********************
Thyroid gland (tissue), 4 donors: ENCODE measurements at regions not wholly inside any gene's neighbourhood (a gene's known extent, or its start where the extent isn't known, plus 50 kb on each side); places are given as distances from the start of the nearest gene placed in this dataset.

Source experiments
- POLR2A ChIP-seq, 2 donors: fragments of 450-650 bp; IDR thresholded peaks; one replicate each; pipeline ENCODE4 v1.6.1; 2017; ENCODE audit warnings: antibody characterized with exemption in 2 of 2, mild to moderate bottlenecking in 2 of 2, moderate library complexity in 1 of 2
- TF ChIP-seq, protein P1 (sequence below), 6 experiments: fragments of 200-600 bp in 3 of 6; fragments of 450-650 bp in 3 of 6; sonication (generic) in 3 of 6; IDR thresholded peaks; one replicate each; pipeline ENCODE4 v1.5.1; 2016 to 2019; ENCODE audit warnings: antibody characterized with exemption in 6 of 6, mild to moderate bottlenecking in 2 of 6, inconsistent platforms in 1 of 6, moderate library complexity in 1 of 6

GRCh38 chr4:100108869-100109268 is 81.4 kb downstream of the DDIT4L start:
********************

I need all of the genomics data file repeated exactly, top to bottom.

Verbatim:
Thyroid gland (tissue), 4 donors: ENCODE measurements at regions not wholly inside any gene's neighbourhood (a gene's known extent, or its start where the extent isn't known, plus 50 kb on each side); places are given as distances from the start of the nearest gene placed in this dataset.

Source experiments
- POLR2A ChIP-seq, 2 donors: fragments of 450-650 bp; IDR thresholded peaks; one replicate each; pipeline ENCODE4 v1.6.1; 2017; ENCODE audit warnings: antibody characterized with exemption in 2 of 2, mild to moderate bottlenecking in 2 of 2, moderate library complexity in 1 of 2
- TF ChIP-seq, protein P1 (sequence below), 6 experiments: fragments of 200-600 bp in 3 of 6; fragments of 450-650 bp in 3 of 6; sonication (generic) in 3 of 6; IDR thresholded peaks; one replicate each; pipeline ENCODE4 v1.5.1; 2016 to 2019; ENCODE audit warnings: antibody characterized with exemption in 6 of 6, mild to moderate bottlenecking in 2 of 6, inconsistent platforms in 1 of 6, moderate library complexity in 1 of 6

GRCh38 chr4:100108869-100109268 is 81.4 kb downstream of the DDIT4L start: